- ST. PETERSBURG, Fla. (AP)
A Florida teenager has documented how it feels to be young and transgender for a film set to debut at a festival as transgender people around the world celebrate visibility and lawmakers across the country look to restrict their rights and care.
Carys Mullins, 19, who is gender non-conforming and uses she and they pronouns, said their experience inspired conversations with community members for a documentary, "You're Loved." The film directed and produced by Mullins is set to premiere Friday at the Tampa Bay Transgender Film Festival on International Transgender Day of Visibility.
"That's a big part of what the festival is," Mullins said. "A big part of the Tampa Bay Transgender Film Festival is: Look at us."
"You're Loved" debuts at a time where access to gender-affirming care for transgender and nonbinary young people is under assault across the United States. Florida, Missouri and Texas have regulations banning puberty-blocking hormones and gender-affirming surgeries for minors. At least 11 other states ban gender-affirming care for minors by law: Alabama, Arkansas, Arizona, Georgia, Iowa, Kentucky, Mississippi, Tennessee, Utah, South Dakota and West Virginia.
Federal judges have blocked enforcement of laws in Alabama and Arkansas, and nearly two dozen states are considering bills this year to restrict or ban care.
When describing how it feels to be a gender-nonconforming person in their home state, Mullins draws many comparisons.
"It feels like you're under a microscope."
"It feels like we're all in a circus."
"It almost feels like you're a guinea pig of sorts for people who have no idea what it's like to be trans, to be nonbinary, to be gender-nonconforming. They don't see us as people."
Mullins interwove perspectives from three young transgender people in Florida, Texas and Illinois, along with mental health providers, advocates and allies. They sent participants a set list of questions, depending on their role in the documentary, and edited together their recorded answers.
Topher Malone, a Black transgender high school student in Round Rock, Texas, said participating in the documentary gave her space to be herself.
"I could share my story," Malone said. "And, you know, those opportunities don't come often, especially for Black trans youth."
Malone spoke at a Texas House committee hearing on Monday about a measure seeking to restrict care. The hearing started around 8 a.m. Malone said she wasn't able to speak until after 11 p.m.
"I'm a youth. I go to public school. I'm supposed to be supported by my government," Malone said, "And so, that not being true is just so difficult."
The bills have a measurable impact on the well-being of transgender youth. Half of transgender adults ages 18 through 34 say they have had suicidal thoughts in the past year, and about a quarter said that they have engaged in self-harm, they had an eating disorder and they misused alcohol or drugs, according to a Washington Post-KFF poll of transgender adults in the U.S.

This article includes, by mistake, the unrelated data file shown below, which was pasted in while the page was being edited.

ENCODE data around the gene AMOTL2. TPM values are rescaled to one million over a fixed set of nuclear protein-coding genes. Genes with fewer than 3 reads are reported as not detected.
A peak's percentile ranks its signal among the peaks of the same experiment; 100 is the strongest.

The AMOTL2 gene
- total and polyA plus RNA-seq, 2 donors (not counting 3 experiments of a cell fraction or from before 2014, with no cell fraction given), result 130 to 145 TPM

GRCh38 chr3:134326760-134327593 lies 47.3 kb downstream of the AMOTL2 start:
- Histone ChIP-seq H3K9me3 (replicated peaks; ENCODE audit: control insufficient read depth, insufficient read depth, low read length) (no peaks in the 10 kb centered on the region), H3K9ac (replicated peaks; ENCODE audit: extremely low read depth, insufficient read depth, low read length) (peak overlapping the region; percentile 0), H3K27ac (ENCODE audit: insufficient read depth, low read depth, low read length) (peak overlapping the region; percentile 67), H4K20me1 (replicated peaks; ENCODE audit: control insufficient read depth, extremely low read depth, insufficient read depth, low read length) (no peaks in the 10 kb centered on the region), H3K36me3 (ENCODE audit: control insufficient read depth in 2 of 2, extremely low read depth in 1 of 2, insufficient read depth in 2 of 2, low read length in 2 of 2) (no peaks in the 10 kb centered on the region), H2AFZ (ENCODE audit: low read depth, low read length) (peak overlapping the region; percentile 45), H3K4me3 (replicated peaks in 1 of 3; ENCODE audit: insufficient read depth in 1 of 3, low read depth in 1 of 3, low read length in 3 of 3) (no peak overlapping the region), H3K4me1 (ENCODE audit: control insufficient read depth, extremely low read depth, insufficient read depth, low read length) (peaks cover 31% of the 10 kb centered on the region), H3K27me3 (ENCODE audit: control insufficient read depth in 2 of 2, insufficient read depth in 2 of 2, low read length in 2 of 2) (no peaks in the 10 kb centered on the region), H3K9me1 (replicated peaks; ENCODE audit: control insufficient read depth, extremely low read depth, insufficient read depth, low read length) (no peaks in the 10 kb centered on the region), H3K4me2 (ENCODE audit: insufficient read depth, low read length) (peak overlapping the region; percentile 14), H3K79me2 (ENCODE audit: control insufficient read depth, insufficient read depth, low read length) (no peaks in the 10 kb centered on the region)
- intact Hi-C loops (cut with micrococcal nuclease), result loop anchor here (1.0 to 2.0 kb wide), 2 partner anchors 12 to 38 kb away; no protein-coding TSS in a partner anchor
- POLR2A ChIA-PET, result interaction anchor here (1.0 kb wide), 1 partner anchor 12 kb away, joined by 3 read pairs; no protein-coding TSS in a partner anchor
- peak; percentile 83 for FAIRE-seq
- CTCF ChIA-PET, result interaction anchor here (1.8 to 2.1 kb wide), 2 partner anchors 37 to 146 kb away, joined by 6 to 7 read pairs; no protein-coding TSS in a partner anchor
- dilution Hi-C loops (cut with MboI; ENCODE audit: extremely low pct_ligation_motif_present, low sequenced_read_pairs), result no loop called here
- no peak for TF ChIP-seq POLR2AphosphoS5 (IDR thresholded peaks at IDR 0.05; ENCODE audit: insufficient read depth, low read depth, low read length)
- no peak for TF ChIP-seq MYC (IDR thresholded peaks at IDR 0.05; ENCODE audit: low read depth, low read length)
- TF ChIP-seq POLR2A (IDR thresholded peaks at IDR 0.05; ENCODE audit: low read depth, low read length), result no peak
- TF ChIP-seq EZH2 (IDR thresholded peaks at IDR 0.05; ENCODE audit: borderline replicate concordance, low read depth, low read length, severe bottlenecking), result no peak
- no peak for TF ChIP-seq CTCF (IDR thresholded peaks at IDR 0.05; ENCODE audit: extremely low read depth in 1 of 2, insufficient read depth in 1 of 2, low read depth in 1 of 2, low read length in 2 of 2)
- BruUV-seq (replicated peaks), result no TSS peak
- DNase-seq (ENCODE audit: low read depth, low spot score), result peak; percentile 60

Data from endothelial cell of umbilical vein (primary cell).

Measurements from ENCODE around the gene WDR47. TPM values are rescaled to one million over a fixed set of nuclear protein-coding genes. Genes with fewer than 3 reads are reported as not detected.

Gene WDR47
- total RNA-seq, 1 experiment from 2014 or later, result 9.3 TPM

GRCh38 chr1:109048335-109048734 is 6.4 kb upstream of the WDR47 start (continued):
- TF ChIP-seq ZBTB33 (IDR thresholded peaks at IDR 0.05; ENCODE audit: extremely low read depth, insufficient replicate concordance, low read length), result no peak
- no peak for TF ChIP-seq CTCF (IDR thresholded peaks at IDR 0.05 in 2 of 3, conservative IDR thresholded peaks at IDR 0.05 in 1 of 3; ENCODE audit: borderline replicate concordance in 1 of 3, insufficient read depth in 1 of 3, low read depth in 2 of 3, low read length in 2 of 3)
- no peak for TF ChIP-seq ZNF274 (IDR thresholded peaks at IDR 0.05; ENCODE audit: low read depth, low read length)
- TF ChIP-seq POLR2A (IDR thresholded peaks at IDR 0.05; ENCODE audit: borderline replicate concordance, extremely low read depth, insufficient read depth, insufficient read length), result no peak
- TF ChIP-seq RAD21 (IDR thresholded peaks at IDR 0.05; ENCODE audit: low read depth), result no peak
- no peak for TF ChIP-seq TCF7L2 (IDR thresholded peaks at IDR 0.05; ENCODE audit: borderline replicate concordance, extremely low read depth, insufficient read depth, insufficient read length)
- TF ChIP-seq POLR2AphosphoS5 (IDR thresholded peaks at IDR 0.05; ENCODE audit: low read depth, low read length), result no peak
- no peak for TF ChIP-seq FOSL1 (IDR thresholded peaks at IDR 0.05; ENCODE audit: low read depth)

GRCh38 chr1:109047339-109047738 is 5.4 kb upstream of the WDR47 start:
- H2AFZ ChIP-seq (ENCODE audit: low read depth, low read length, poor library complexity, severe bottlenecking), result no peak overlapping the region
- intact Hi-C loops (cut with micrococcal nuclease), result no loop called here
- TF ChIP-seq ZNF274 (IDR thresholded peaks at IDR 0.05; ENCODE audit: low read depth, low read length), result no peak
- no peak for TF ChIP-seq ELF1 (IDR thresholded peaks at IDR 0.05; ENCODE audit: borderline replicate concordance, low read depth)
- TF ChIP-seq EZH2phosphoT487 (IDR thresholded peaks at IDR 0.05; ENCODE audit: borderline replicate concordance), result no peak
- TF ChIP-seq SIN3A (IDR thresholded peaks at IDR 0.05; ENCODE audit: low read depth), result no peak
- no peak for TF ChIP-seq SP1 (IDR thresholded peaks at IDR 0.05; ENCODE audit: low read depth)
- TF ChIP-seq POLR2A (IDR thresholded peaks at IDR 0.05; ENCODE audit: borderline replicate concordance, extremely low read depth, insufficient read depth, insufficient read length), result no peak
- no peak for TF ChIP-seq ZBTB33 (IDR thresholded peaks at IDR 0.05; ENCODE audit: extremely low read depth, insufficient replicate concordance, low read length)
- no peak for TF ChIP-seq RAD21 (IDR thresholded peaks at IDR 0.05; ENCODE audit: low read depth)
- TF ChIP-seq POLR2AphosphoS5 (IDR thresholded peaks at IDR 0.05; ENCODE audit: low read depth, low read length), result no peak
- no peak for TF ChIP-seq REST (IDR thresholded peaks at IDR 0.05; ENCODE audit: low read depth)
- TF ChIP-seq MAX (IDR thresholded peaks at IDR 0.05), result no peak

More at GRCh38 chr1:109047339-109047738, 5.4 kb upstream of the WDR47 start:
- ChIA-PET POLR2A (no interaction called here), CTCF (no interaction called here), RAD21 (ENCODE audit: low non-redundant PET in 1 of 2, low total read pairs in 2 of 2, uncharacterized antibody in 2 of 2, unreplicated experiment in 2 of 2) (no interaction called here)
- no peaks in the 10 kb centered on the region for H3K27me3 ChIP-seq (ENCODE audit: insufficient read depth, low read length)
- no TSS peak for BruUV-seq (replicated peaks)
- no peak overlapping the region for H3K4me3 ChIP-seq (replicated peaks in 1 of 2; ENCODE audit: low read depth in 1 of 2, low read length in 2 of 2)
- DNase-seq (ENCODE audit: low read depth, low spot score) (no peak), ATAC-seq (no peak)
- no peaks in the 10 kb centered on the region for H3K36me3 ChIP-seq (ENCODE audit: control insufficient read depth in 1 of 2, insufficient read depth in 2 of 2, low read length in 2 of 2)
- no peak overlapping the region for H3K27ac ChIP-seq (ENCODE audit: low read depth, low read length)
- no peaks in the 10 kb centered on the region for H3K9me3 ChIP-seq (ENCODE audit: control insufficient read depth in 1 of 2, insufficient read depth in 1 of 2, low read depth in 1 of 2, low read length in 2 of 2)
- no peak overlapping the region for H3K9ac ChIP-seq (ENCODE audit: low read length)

The poll shows nearly 8 in 10 transgender adults overall say living as a gender that is different from the gender they were assigned at birth has made their lives more satisfying.
But the poll also shows transgender adults say they are satisfied with their lives at a lower rate than the U.S. adult population as a whole.
Transgender adults are especially likely to report feeling anxious, depressed or lonely in the past year. About two-thirds say they have faced discrimination because of their gender identity or expression. And 78% say that growing up, they experienced serious mental health problems such as depression or anxiety.
"The landscape right now is urgent," said Jonah DeChants, senior research scientist at The Trevor Project.
However, while the numbers are grim, DeChants does not want them to be the sole focus in conversations about transgender youth. He said polls and surveys have also shown that access to adult role models and communities that affirm their identity can play a significant role in lowering suicide risk.
"For me especially as a scientist and a former youth worker, it's really exciting to see data that firmly shows that being an ally to young people matters," DeChants said.
Florida-based psychologist Dani Rosenkrantz, who also participated in the documentary, sees herself as part of this larger support system for the young transgender and nonbinary people she works with. Despite the challenges she faces operating as an LGBTQ+ therapist in Florida, Rosenkrantz wants to give space for her clients to not only process their grief, but also to find joy in their identities.
"Our life isn't just these awful, sad, real statistics that are really important to know about and resist, but it's also these beautiful, thriving people." Rosenkrantz said.
Mullins hopes their documentary resonates with transgender people and with the community at large. They see the message of love as universal.
"At the end of the day, if you take away these labels and these identities, the whole point of this film is you are loved and you are seen, no matter what experiences you go through," Mullins said.
In Texas, Malone finds her joy in many places: at underground ballroom events, in online communities, and even Monday after the hearing. Malone said there was a rally as they were leaving the state Capitol after midnight, with people shouting, laughing, and dancing.
"There was a sense of community," Malone said. "There was a sense of trans joy in that moment."